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Hours-of-Service: 2024 Guide to Managing your HOS

2024 Simple Guide to Hours-of-Service

January 17, 2024
March 12, 2024

Learn more about Hours-of-Service (HOS) regulations including details such as split-sleeper, driving & on-duty limits, DVIRs, and more.

In this article

After reading this guide, you'll have all the basic understanding to dive deeper into the details around Hours-of-Service.

Learn more about whether you need ELDs here: ELDs at Do You Need ELDs? Rules & Exemptions

Hours of Service Duty Statuses

Duty statuses categorize a driver's activities and help enforce adherence to HOS regulations. These statuses are essential for maintaining accurate records of a driver's on-duty and off-duty time. Accurate recording and transitioning between these statuses are critical for adhering to HOS rules. Let's break them down:

  1. Off-Duty (OFF): Time when the driver is not working and is free to pursue personal activities.
  2. Sleeper Berth (SB): Time spent resting or sleeping in a sleeper berth within the CMV. This status is a combination of off-duty and sleeper berth time.
  3. Driving (DR): The time a driver spends driving a CMV.
  4. On-Duty, Not Driving (OND): Any work-related time that is not driving, such as loading, unloading, fueling, or conducting vehicle inspections.

Proper management and documentation of these duty statuses are crucial for compliance with HOS regulations. Transitions between these duty statuses, tracked through Electronic Logging Devices (ELDs), are pivotal for compliance and safety.

HOS Shift and Driving Limits

Hours-of-Service (HOS) regulations set crucial limits on working (on-duty) and driving hours. The HOS shift and driving limits (like the 14 hour rule) set restrictions on how long you can spend in a particular duty status.

  • HOS Shift Limit: A driver is limited to a maximum of hours in a duty period after coming on duty. This encompasses driving and non-driving activities. After reaching this limit, a driver must take a minimum number of consecutive hours off-duty before starting a new duty period.
  • Driving Limits: Within the duty period, a driver is allowed a maximum hours of driving.

These limits are different depending on whether you're in the US, or you're in Canada. To learn more about Shift & Driving limits, visit: HOS Driving & On-Duty Time Limits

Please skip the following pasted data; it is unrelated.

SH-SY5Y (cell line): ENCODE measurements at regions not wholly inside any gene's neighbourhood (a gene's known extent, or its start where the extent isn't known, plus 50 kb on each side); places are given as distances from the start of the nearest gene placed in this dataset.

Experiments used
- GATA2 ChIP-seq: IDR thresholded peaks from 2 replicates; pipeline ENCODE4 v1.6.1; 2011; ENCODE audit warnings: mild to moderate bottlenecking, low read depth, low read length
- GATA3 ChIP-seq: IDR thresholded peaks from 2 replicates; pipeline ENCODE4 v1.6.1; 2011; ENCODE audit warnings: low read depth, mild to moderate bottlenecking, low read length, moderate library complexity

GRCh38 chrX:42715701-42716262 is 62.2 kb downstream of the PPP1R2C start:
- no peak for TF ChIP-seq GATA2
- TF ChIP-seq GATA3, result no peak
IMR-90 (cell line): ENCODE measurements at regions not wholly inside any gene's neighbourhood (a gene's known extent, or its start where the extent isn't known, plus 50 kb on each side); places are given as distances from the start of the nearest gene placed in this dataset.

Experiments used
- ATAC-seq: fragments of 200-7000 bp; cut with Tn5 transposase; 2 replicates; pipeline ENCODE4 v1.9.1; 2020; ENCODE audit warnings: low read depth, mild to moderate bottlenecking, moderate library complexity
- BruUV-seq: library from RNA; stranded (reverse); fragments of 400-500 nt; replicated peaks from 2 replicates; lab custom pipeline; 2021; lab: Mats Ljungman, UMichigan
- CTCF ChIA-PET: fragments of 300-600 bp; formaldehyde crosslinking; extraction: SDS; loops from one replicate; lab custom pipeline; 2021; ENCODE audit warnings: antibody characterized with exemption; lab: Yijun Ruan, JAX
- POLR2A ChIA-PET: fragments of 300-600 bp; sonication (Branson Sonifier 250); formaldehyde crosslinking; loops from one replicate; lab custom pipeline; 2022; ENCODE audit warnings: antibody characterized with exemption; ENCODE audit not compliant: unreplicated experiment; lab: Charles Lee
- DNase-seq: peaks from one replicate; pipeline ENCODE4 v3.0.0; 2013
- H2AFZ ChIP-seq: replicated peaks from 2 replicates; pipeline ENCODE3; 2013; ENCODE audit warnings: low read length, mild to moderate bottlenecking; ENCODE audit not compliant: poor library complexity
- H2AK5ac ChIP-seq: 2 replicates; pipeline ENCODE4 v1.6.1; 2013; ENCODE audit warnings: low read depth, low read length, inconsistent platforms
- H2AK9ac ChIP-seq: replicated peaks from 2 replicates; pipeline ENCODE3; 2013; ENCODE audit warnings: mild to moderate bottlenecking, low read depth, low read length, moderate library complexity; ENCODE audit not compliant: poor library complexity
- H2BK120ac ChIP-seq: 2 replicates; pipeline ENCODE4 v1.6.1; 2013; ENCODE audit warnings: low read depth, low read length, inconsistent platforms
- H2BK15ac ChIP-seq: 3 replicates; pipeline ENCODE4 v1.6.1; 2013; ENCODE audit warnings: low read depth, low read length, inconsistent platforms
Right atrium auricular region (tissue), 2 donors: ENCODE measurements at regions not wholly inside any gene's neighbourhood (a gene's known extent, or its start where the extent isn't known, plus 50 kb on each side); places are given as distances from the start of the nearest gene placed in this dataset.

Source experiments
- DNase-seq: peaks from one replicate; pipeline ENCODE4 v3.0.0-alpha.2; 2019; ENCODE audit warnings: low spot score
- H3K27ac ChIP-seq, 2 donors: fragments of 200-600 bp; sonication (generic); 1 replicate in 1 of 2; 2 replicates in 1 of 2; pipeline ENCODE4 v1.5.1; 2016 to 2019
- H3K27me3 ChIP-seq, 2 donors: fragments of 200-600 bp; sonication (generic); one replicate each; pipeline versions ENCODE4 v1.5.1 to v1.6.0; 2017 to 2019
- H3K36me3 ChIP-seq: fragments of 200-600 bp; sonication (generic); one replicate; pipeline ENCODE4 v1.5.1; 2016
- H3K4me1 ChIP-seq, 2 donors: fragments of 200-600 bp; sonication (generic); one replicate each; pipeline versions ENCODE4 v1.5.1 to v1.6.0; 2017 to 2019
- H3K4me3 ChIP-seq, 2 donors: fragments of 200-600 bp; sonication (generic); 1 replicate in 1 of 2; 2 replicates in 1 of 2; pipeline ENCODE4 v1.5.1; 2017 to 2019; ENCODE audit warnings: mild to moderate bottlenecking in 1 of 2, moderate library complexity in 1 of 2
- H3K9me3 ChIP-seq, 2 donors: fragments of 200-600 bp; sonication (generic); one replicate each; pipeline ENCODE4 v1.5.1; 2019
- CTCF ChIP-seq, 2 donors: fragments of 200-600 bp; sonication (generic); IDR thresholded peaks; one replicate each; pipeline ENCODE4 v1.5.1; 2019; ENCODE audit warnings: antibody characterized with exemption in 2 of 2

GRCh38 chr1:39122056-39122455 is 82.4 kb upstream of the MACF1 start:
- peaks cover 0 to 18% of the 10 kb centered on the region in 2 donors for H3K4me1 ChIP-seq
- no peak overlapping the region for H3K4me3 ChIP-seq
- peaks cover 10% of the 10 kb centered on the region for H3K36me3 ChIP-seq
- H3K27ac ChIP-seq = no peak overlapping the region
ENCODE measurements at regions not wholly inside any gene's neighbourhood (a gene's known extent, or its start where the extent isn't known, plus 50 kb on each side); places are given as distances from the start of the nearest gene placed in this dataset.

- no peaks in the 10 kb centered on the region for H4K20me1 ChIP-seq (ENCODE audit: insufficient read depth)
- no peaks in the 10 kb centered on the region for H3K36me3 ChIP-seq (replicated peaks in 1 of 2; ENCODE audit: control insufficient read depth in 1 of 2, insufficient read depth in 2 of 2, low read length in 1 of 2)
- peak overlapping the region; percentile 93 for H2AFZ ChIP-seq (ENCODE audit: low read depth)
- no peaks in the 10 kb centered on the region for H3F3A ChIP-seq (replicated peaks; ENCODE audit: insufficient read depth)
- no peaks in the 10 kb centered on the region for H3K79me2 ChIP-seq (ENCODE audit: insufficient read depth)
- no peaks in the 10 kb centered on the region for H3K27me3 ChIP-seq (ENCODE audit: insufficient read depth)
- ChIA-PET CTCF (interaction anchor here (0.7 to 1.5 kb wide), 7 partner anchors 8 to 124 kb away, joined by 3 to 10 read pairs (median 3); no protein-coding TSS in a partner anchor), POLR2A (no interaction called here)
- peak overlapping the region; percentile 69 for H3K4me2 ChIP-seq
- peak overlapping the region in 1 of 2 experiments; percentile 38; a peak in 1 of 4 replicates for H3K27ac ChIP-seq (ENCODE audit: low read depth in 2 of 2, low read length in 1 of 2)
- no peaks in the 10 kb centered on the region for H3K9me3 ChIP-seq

DOT & NSC HOS Cycles

Hours of Service cycles define the maximum allowable working (On-Duty) hours within a specific timeframe. In the US and Canada, these are the common HOS cycles used:

  • 70-Hour/7-Day Cycle (US): US drivers on this cycle must not exceed 70 hours on duty in any 7-day period.
  • 60-Hour/7-Day Cycle (US): US drivers on this cycle must not exceed 60 hours on duty in any 7-day period.
  • 80-Hour/7-Day Cycle (Canada): Canadian drivers on this cycle must not exceed 80 hours on duty in any 7-day period.
  • 120-Hour/14-Day Cycle (Canada): Canadian drivers on this cycle must not exceed 120 hours on duty in any 14-day period.

The list of cycles above only show the common cycles used in Canada and the US. For more details on HOS Cycles, visit: HOS Duty Cycles - Managing your 70, 120, or 60 cycle

ELDs play a vital role in accurately tracking these reset periods, ensuring they are conducted in compliance with HOS regulations.

Shift & Driving Hours Reset

To prevent fatigue and promote safety, HOS resets are essential. The most common types of resets include:

  • US - 34-Hour Restart: A driver must take at least 34 consecutive hours off duty to reset their weekly driving hours. This restart must include two periods from 1 a.m. to 5 a.m.
  • Canada - 36-Hour Restart: - If you’re using the seven-day cycle (cycle 1), to reset your hours to zero, you must take 36 consecutive hours off-duty.
  • Canada - 72-Hour Restart: If you’re using 14-day cycle, to reset your hours to zero, you must take 72 consecutive hours off-duty.

Driver Vehicle Inspection Reports

DVIRs are essential safety protocols involving pre- and post-trip inspections of the CMV. These inspections are used to identify and report any defects or issues promptly, ensuring the vehicle is in safe and working condition.

To complete a DVIR, drivers typically follow a standardized procedure, typically DVIRs are completed in their ELD application, or on a standardized paper form.

Diving deeper into Hours-of-Service

Now you have the basics of hours-of-service (HOS). If you're ready to dive a bit more detail in hours-of-service, here are a few guides you can use to further your knowledge:

If you have any questions about hours-of-service and how electronic logs can help, feel free to reach out to our team. We're always happy to help.

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